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PayPal chooses to restrict the WikiLeaks account leading to massive Anonymous-led DDoS, as founder accounts are frozen by Swiss bank

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Following the decision by Amazon not to host WikiLeaks anymore last week, PayPal has now permanently restricted the account used by WikiLeaks due to a violation of its acceptable use policy.

According to a statement by PayPal, its payment service ‘cannot be used for any activities that encourage, promote, facilitate or instruct others to engage in illegal activity'. It said that it has ‘notified the account holder of this action'.

However a new twist on this tale is that the Anonymous group is set to take a temporary break from their efforts against the entertainment industry in order to spend some time helping WikiLeaks. According to Sean-Paul Correll, threat researcher and security evangelist at Panda Security, the first attack has been set on PayPal.

He said: “Shortly after the PayPal announcement, Anonymous decided that the PayPal Blog would be its first distributed denial-of-service (DDoS) target in WikiLeaks related counterattacks.”

A Twitter account, apparently related to the Anonymous group, boasted of taking down thepaypalblog.com and later encouraged followers to close their PayPal accounts ‘in light of the blatant misuse of power to partially disable WikiLeaks funding'. It also asked followers to ‘join in the DDoS if you'd like'.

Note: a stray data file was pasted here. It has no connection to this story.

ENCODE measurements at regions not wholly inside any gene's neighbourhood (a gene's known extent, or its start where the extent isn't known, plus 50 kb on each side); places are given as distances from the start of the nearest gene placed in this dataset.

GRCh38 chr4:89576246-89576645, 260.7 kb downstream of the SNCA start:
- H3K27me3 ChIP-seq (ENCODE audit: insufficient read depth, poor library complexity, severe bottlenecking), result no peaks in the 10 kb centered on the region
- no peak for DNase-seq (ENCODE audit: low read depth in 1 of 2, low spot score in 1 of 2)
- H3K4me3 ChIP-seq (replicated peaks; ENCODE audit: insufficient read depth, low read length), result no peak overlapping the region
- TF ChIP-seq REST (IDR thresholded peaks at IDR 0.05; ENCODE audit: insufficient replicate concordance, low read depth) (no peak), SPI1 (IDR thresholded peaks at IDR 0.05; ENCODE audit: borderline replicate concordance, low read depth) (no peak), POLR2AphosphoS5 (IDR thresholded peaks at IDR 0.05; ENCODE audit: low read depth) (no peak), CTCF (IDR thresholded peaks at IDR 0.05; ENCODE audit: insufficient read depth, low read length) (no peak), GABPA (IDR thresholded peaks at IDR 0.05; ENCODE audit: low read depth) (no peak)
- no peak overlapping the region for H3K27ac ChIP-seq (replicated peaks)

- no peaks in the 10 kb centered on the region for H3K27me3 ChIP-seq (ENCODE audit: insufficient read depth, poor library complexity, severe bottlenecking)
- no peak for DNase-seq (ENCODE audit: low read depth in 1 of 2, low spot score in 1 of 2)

Statistics from PandaLabs found that ThePayPalBlog.com was down as of 12pm on Saturday 4th December and after seven hours of constant attacks, the PayPal blog had either been deleted or permanently taken offline. Correll said that accessing the blog on Sunday morning revealed a 403/access forbidden error while at 10.50pm, the blog was reduced to a plain text statement regarding its decision to suspend WikiLeaks.

It was not until Sunday evening that ThePayPalBlog.com was back up, after 75 service interruptions and eight hours 15 minutes of total downtime. Correll also said that this does not take into account the many hours that ThePayPalBlog.com resolved to a 403 error.

The Anonymous group did publish a statement claiming that it supported WikiLeaks founder Julian Assange as he ‘deifies everything we hold dear' as ‘he despises and fights censorship constantly' and he is ‘the prime focus of a global manhunt, in both the physical and virtual realms'. It said: “Anonymous has a chance to kick back for Assange and fight the oppressive future which looms ahead. We have a chance to fight in the first infowar ever fought.”

It made seven points of action for its members and followers, including boycotting PayPal, spreading the leaked communication cables as much as possible and vote for Julian to be the Time magazine's 2010 person of the year. At the time of writing, Assange is currently leading the voting ahead of the Turkish prime minister Recep Tayyip Erdogan, Apple CEO Steve Jobs and singer Lady Gaga.

Update: WikiLeaks confirmed later that its accounts with the Swiss Bank Post Finance had been frozen after founder Julian Assange was labelled as a ‘high profile' individual.

It said that his defense fund and personal assets of just over £26,000 had been frozen under a technicality that Assange is a homeless refugee attempting to gain residency in Switzerland and had used his lawyers address in Geneva for the bank's correspondence.

A statement by WikiLeaks said that it and Assange had lost €100,000 in assets over the past week. It also said that it has public bank accounts in Iceland (preferred) and Germany and asked for supporting donations.

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